Gef! The Strange Tale of an Extra-Special Talking Mongoose by Christopher Josiffe
Published: Strange Attractor Press
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Synopsis via Goodreads: During the mid-1930s, British and overseas newspapers were full of incredible stories about Gef, a ‘talking mongoose’ or ‘man-weasel’ who had allegedly appeared in the home of the Irvings, a farming family in a remote district of the Isle of Man. The creature was said to have the ability to talk in several languages, to sing, to steal objects from nearby farms and to eavesdrop on local people. Despite written reports, magazine articles, books, several photographs, fur samples and paw prints, voluminous correspondence and signed witness statements, there is still no consensus as to what was really happening to the Irving family.
Was it a hoax? Mental illness? A poltergeist?
In this book lecturer Christopher Josiffe pulls together 7 years’ worth of research, photographs (many previously unseen), interviews with surviving witnesses and visits to the site to present the first examination of the case for 70 years.
If you thought the synopsis sounded weird, I promise that Christopher Josiffe’s Gef! The Strange Tale of an Extra-Special Talking Mongoose by Christopher Josiffe (2017) will make the most surrealist of subjects appear straightforward and dry.
I don’t think I’ve ever read anything so bizarre from start to finish as this amusing exposé of Gef, a so-called ‘talking mongoose’ that lived in the walls of a farmhouse on the Isle of Man during the 1930s. As a fan of cryptozoology, Gef has for many years been my personal favourite unexplained mystery.
Gef appeared randomly one day to the Irving family, (father James, mother Margaret, and teenage daughter Voirrey) at their isolated farmhouse Doarlish Cashen during the 1930s. It all began with scratching from inside the walls before evolving to strained vocal sounds and gargling to eventual spoken language in a pitch higher than a typical human voice. Gef’s initial vocal disturbances to the Irvings was nothing short of terrifying, but over time he became a relatively accepted member of the family despite living out of sight in the dark corners of their home. In fact, Gef often refused to appear or speak to anyone outside of the Irving family. The rest of the Irvings’ experiences with Gef consisted of continuous chatty conversation from a disembodied voice that ate their food, stole objects from other resident’s of the village, and occasionally threw small objects at James Irving. Other than a few questionable photographs, there isn’t any proof that Gef actually existed. But peculiarly, a number of people claimed to have heard and, in some cases, witnessed Gef’s physical form for themselves.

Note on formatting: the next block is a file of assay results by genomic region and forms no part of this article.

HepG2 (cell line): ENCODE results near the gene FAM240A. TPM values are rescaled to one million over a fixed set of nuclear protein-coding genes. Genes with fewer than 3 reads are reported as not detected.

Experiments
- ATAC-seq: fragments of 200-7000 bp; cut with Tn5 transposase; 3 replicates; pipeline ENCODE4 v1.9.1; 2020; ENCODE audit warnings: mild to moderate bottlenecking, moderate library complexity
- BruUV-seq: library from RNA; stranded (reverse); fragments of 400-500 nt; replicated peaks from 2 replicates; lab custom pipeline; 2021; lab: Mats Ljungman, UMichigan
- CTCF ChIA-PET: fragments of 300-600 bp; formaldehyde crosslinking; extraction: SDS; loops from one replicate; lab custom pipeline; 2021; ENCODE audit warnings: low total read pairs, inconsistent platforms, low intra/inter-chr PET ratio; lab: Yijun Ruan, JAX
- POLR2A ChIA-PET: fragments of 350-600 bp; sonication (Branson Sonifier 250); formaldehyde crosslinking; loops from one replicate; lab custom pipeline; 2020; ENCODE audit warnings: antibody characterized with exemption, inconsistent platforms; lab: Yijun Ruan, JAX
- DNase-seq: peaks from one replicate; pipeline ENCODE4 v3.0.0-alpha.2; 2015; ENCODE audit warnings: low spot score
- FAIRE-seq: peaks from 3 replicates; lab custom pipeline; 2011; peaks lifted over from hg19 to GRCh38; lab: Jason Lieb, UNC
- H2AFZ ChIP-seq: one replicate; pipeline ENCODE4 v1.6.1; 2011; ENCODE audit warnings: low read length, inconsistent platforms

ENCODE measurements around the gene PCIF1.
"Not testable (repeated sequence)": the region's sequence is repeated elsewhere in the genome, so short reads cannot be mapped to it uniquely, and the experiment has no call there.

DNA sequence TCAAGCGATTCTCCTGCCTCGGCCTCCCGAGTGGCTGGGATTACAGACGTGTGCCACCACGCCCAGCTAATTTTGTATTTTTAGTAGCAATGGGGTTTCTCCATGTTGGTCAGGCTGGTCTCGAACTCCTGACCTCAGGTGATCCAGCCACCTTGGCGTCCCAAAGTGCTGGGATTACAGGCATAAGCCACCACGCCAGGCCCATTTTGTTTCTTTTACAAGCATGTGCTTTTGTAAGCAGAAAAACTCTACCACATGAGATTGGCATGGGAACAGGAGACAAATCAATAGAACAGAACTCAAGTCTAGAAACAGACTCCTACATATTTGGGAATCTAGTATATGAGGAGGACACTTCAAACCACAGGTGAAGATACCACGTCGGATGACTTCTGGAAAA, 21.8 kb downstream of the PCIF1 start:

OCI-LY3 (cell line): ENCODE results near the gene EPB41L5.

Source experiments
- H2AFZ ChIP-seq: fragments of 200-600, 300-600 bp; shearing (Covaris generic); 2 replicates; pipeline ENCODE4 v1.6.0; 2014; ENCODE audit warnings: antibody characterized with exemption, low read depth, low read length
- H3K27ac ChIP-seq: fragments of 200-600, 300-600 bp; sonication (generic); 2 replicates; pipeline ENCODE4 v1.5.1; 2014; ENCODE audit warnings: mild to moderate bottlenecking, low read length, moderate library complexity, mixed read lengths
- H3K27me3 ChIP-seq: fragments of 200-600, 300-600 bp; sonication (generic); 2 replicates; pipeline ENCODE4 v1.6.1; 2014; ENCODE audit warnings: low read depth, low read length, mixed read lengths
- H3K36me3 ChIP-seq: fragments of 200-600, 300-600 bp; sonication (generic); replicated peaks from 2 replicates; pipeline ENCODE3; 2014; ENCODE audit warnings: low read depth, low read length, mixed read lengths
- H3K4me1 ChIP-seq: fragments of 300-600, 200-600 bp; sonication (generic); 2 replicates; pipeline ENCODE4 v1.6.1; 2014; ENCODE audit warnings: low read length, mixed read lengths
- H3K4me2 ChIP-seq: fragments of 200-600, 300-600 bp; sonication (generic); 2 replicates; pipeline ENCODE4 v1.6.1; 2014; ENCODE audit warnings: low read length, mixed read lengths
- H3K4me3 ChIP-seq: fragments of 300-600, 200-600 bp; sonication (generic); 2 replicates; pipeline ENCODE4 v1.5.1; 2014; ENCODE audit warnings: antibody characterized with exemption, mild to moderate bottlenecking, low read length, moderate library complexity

Before reading Josiffe’s book I knew of Gef from old paranormal forums I used to frequent and the occasional night long hunt through various websites and blogs to find any potentially new Gef information. There was something about this particular case that was just so odd and honestly, a bit creepy. I needed more information about Gef but I felt I had milked dry all of the resources the internet had available. During a random Gef search one day I stumbled upon Josiffe’s book and it was like finding out your favourite novel was being turned into a movie. I was thrilled to find out that there wasn’t only a book on my favourite talking mongoose, but also another individual with an unexplained fascination with him.
“I am not a spirit,” Gef declared. “I am just a little, extra clever mongoose.” (pg 145)
Josiffe went above and beyond what I expected of this book. I had no idea how many 1930s interviews, letters, newspaper clippings and written reports existed surrounding the ‘Dalby spook’, and how many experts visited the Irvings to gather evidence in the hopes of proving the existence of Gef (including famed paranormal researcher Harry Price). Josiffe approached the Gef narrative by taking the reader through the entire journey from beginning to end without any bias or attempt at swaying the reader’s opinion in one direction or another. And I feel that this is what made the book enjoyable. The story of Gef is so fun and charming and at times quite scary. It needs to be told by someone who isn’t suspicious of the Gef phenomenon, but by someone who loves the Gef story. And I think Josiffe was perfect for this role.
It isn’t until the last few chapters that Josiffe gathers all of the various pieces of evidence in the Gef saga and asks the important question of what Gef was and whether he existed as a physical being, as some sort of poltergeist or familiar, or if he was completely fabricated by the Irving family. As easy as it may be to say it was all a work of compelling storytelling, it’s actually quite difficult to point a finger at a particular member of the family who could have had a logical motive. The author explores other instances of similar hauntings as well as folk tales from cultures with trickster-like spirits like Gef and various theories that have been proposed throughout the years in an attempt at explaining what exactly happened at the isolated Isle of Man farmhouse.
One thing can be agreed upon, both in the 1930s and today: something was going on at Doarlish Cashen. Whether it was a hoax, a ghost, or a real mongoose who had somehow developed the ability to speak Josiffe leaves it up to the reader to decide. If you are even slightly intrigued then I recommend diving into the bizarre world of Gef and swimming through the extensive evidence that Josiffe puts forth with clarity and neverending intrigue. I absolutely loved this book. I know it’s one that I will return to again and again. Thank you Josiffe for feeding my Gef obsession by giving this dusty old mystery a breath of fresh air and a whole lot of love.